Anthony Moser: Gov. Pritzker, don’t sell the Damen Silos on the Chicago River to a polluter – Chicago Tribune

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Despite much talk of a green future, Gov. J.B. Pritzker is preparing for the new year with some old moves: privatizing public land, helping a polluter and making plans for a community without involving the people who live there.

As things stand, Illinois is getting ready to sell the Damen Silos, an abandoned industrial site on the Chicago River, to Michael Tadin Jr., the owner of a controversial asphalt plant that has plagued its neighbors since it started operating.

This is a historic riverfront property. It is unacceptable for the state to sell public land from our community without asking even once what people who live here might think. But there is still time for Pritzker to reconsider, to reckon with the harm the state has already caused to the McKinley Park neighborhood and to stop the sale of the silos.

The year before Pritzker was first elected, the state approved a permit to open MAT Asphalt in McKinley Park. Officials did so without community involvement of any kind. The Illinois Environmental Protection Agency was supposed to do an environmental justice review, meant to protect vulnerable communities already burdened by pollution.

There was no review.

Now, we live daily with the consequences, while MAT Asphalt cooks hot oil across from the park itself, next to one school and down the block from another. We feel the rumble of diesel trucks on our streets. We wake to the smell of asphalt in our living rooms and nurseries. Teachers walk to their cars at the end of the school day and have to wipe away a layer of dust, while children play on a playground a few hundred feet from large piles of raw materials.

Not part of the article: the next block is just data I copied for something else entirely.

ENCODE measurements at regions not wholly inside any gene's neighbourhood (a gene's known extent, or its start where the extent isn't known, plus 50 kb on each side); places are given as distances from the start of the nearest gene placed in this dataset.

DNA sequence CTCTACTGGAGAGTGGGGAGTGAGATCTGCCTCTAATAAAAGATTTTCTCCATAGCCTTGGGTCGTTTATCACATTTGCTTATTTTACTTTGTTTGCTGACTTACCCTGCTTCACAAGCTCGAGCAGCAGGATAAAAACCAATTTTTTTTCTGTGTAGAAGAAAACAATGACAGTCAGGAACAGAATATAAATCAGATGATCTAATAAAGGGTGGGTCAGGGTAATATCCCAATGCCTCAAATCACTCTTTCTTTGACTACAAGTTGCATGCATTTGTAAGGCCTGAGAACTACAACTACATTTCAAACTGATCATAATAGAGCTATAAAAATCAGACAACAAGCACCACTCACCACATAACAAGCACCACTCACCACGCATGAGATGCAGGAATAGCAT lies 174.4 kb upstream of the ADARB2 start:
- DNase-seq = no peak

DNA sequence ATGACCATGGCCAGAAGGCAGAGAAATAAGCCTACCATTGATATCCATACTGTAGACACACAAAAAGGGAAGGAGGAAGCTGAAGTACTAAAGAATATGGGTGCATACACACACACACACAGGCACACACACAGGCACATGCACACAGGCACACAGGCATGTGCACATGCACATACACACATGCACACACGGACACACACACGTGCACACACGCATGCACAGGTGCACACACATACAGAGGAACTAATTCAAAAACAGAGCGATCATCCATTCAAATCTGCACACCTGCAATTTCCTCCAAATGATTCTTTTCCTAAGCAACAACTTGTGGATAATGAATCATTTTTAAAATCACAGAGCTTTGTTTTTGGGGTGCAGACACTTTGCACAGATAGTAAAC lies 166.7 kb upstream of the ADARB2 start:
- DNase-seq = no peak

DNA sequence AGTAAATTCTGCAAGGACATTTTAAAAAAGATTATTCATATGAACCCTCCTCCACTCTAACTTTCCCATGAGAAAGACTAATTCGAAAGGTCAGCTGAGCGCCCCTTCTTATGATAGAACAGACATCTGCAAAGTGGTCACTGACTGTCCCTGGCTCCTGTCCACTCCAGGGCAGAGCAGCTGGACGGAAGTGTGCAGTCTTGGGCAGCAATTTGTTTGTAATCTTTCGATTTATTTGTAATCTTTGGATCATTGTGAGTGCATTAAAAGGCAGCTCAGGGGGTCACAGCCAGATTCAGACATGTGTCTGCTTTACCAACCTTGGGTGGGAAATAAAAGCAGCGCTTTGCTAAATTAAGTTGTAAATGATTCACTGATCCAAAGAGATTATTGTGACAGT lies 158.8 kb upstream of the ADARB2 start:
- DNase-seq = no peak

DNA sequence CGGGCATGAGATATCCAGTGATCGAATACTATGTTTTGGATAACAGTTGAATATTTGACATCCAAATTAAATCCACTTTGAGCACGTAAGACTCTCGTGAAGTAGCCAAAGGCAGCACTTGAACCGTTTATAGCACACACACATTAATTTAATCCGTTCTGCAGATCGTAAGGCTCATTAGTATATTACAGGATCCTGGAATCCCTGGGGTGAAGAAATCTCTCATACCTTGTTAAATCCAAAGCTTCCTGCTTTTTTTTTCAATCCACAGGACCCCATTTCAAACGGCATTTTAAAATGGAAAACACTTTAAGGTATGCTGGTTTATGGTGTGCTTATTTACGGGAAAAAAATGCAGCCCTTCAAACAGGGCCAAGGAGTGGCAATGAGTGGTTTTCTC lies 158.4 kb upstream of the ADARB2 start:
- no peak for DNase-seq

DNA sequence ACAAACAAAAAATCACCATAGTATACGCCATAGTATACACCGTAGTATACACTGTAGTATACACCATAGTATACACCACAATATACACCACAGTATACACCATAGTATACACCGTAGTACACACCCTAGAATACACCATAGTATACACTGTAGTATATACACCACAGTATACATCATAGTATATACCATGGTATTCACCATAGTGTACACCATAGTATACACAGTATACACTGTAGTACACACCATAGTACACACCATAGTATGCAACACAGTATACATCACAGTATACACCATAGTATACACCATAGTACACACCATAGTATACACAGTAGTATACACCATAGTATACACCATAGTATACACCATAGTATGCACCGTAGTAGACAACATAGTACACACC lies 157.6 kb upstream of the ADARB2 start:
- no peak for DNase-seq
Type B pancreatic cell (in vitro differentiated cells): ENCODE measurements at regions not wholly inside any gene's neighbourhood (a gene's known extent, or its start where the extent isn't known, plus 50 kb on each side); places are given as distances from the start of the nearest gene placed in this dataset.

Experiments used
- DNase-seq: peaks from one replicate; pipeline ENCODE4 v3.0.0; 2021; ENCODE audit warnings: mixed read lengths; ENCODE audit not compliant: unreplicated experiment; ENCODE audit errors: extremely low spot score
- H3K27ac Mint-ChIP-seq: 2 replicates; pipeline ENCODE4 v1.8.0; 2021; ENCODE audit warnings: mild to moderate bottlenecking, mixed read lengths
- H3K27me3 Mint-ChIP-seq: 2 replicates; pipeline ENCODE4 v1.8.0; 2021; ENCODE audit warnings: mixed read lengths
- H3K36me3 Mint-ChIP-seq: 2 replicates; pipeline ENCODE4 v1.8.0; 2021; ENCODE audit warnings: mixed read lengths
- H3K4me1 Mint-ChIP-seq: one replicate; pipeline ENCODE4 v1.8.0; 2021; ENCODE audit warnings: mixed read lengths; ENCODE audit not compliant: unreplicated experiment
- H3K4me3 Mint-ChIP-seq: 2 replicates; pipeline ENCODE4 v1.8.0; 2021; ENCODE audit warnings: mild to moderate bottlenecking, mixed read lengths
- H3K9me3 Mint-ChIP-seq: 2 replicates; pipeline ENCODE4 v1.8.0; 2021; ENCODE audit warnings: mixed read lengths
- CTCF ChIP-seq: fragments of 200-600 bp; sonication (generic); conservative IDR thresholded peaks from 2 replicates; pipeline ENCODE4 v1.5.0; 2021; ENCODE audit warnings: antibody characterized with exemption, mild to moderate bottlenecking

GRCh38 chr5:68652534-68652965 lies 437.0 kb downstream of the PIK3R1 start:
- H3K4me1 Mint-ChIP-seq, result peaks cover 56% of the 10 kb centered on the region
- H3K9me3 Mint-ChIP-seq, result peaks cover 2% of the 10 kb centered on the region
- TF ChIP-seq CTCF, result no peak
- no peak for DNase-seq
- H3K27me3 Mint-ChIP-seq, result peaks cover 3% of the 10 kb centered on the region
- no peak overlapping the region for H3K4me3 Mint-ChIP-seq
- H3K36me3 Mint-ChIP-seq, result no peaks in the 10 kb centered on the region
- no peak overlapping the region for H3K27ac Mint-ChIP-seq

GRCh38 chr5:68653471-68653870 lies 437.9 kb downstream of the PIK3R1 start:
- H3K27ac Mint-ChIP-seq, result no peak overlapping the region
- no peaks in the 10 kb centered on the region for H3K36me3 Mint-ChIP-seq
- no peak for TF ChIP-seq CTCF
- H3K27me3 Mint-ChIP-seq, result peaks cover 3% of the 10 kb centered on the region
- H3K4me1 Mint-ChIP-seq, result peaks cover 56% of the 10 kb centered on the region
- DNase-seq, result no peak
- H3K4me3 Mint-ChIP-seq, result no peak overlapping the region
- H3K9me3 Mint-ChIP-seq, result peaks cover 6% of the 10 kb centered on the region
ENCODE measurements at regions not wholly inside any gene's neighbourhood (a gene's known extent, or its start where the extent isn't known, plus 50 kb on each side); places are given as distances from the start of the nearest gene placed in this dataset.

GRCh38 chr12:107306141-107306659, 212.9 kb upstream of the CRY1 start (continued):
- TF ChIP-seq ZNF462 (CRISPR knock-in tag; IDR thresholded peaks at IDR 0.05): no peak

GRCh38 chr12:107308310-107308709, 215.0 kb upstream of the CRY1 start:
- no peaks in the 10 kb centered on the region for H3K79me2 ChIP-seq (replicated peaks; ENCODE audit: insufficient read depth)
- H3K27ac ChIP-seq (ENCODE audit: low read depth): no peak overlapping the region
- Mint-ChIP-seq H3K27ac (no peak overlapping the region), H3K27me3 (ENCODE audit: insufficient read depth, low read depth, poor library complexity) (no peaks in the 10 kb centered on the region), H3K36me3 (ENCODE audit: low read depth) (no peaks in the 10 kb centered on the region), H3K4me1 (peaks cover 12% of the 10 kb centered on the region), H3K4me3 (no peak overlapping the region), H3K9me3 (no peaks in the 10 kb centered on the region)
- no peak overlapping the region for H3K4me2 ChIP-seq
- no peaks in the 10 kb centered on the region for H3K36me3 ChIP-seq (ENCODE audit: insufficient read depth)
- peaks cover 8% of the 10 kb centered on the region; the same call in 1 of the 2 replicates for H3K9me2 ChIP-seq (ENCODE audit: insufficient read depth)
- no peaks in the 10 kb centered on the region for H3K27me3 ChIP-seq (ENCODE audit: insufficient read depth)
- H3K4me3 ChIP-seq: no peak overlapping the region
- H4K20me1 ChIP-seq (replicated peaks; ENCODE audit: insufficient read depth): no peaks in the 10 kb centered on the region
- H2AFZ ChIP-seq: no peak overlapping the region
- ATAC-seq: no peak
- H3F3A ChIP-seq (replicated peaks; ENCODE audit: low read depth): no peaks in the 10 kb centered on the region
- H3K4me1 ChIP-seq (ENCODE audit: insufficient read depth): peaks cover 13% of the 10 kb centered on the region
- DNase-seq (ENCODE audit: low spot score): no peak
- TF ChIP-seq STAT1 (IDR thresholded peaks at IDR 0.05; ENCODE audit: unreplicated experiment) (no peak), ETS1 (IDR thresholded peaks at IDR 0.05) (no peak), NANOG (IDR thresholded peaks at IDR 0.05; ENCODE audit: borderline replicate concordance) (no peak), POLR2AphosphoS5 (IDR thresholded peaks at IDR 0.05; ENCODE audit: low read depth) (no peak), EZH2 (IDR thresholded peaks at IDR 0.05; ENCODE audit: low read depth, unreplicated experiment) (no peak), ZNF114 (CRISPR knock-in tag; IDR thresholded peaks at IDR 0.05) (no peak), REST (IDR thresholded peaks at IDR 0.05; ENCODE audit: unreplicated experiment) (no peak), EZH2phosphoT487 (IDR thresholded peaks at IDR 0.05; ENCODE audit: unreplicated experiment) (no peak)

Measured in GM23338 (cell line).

Unsurprisingly, MAT Asphalt had close to 130 complaints last year, putting it within the top five entities in the city for similar complaints. The plant was even fined for air pollution and for failing to control the dust from its operations. It is now suing the city to overturn those tickets, rather than accept even the smallest measure of accountability.

Many industries call the Southwest Side home. McKinley Park is pushing back. ]

“These odors are very uncomfortable to inhale and instantly made me nauseous,” wrote a city inspector during a site visit, as reported by the Chicago Sun-Times last year.

Under Pritzker, the state is preparing to do the same thing, to the same community, for the benefit of the same man. This is how environmental racism is made: one decision at a time.

Being an environmental leader must include focusing on the communities most hurt by pollution and ensuring that their health is being protected. The rushed sale of the Damen Silos is a potential threat to our health that we can’t ignore since its impacts can be felt for decades to come.

After being public land for almost a hundred years, the historic Damen Silos were listed and sold in just months. Only the price was considered. The sale is set to be finalized at the end of December during the holidays, when people turn their attention away from the news and toward their families.

Tadin’s fortune comes from trucking, construction and asphalt. He is in the business of carbon emissions, but incredibly, the Pritzker administration has claimed this as an investment in the future

If there were an opportunity for public input, there would surely be a wealth of ideas for a truly green development for this space.

If Pritzker wants to be seen as an environmental leader, it is not enough to talk about the future. He must stop repeating the harms of the past — he must stop the sale of the Damen Silos.

Anthony Moser is board president of the McKinley Park group Neighbors for Environmental Justice.

Submit a letter, of no more than 400 words, to the editor here or email letters@chicagotribune.com.

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December 5, 2022 at 06:44AM

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